Precious few listeners are aware of Armen Donelian. A tremendously talented pianist who has never had a major label signing nor has attached his name to a legend or star of some sort, Donelian has quietly created a body of work that at the very least is consistent, at best exhilarating. His latest release covers the same amount of ground.
Full Moon Music is the final installment in Donelian's Grand Ideas series. Volume 1 - Wave focused on standards and popular song, Volume 2 - Mystic Heights focused on original compositions, and this third installment consists of fourteen spontaneous improvisations. While the sound of Full Moon Music may not instantly take hold of your senses like recitals from the likes of Keith Jarrett or Brad Mehldau, Donelian provides a constant stream of ideas and beauty that is hard to deny.
In fact, during many of his improvisations, such as the opening "Preamble, his ideas are so complete that they sound like a pre-composed melody that you have known from somewhere before, but simply can not place. And while the songs are good, they do not move the listener into a place of discovery as often as one would hope.
Although the tone of the album never leaps beyond its lush midrange soundstage, Donelian does present a visual sense where every song has considerable variance and movement. Titles inform, or are informed by, the music associated with them, whether they are a "Barren Landscape, "Pilgrimage, or "Beer Drinker's Anthem, with its warbling, slightly out of tune sing-song quality.
Throughout the program, Donelian keeps his considerable technique in check, unleashing it only when it serves the song, as on "Young Asses at Play, where his hands dance around each other, creating a whirlwind of punchy notes. He begins to incorporate extended techniques here as well, such as scraping the strings of the piano. Following this playground of sound, he comes back around to the opening whirlwind this time with a sense of weariness in the higher register and a much slower tempo, as if almost exhausted. And as the album continues into "Blues Montage, he treats the listener to variations that range from deep grooves to manic right-hand movement over a repeating left-handed bass line, while working within the stated medium. In these moments, the music leaps forward and shows what a considerable talent Donelian really is.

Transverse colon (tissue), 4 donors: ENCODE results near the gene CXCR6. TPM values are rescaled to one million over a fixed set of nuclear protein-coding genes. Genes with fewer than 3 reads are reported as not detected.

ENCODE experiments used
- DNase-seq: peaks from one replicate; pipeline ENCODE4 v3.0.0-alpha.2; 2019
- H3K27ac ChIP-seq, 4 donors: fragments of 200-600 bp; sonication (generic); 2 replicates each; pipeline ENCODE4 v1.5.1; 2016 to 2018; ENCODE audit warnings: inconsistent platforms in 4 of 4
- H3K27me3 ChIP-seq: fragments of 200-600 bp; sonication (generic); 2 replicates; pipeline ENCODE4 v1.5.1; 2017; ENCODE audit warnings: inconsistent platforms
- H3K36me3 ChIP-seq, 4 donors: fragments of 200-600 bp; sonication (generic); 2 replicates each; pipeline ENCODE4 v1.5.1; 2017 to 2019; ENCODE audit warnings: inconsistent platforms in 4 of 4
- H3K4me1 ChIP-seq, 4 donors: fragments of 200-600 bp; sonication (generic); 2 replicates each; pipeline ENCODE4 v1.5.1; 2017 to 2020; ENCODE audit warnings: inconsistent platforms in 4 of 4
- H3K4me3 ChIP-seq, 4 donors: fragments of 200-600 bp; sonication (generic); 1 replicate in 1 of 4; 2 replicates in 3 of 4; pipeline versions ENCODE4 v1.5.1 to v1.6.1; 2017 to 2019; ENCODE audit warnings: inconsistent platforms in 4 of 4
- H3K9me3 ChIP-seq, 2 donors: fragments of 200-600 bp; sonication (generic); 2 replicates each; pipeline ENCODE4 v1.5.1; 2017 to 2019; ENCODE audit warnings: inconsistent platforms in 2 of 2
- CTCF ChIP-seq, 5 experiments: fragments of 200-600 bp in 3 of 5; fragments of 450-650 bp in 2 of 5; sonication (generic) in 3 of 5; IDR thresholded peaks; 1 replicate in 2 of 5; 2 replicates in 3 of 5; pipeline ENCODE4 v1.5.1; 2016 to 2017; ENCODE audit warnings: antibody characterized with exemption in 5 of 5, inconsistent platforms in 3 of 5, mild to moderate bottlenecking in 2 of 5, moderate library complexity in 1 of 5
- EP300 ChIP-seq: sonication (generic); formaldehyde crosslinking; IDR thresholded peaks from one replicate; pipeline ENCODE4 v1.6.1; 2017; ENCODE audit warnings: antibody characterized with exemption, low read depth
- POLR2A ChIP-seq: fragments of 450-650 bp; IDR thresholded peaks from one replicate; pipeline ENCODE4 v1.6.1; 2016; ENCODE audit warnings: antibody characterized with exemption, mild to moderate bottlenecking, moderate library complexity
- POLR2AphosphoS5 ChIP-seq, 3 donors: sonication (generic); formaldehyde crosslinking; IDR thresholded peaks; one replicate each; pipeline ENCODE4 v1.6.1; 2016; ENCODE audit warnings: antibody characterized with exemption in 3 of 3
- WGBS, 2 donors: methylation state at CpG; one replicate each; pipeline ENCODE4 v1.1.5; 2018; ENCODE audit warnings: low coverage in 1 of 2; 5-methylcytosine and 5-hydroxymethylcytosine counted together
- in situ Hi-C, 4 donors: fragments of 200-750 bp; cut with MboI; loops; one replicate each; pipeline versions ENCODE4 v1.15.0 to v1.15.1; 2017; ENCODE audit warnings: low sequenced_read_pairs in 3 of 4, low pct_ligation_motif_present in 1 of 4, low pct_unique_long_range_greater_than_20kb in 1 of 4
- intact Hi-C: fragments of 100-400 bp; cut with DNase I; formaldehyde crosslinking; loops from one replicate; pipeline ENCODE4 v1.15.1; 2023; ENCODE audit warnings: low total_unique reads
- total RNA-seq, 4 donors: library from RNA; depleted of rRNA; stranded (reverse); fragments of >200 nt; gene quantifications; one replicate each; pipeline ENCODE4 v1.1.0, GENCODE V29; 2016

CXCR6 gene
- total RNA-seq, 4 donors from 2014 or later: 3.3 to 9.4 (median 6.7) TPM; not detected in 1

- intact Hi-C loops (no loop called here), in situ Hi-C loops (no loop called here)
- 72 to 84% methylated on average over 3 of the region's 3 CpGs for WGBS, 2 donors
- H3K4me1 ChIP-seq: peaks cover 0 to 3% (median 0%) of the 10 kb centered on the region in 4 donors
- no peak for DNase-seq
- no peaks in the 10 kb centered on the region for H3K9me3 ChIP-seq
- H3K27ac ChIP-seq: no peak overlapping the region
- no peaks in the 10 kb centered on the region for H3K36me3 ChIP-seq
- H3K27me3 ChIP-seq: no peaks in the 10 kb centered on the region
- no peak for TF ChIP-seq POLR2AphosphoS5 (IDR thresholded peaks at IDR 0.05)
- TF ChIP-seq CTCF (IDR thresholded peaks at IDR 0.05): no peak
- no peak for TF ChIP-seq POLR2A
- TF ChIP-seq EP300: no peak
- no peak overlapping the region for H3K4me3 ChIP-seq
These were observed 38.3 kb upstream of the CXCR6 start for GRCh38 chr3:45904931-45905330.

Nonetheless, even with these flights of fancy, the sense of daring that one would expect to permeate an album of improvisations is not present at every turn. In fact, without prior knowledge of the album's conception, one would be hard pressed not to argue that many of these songs are not through-composed miniatures of nuance and beauty. Ultimately, this completeness is actually Donelian's worst enemy and best asset.
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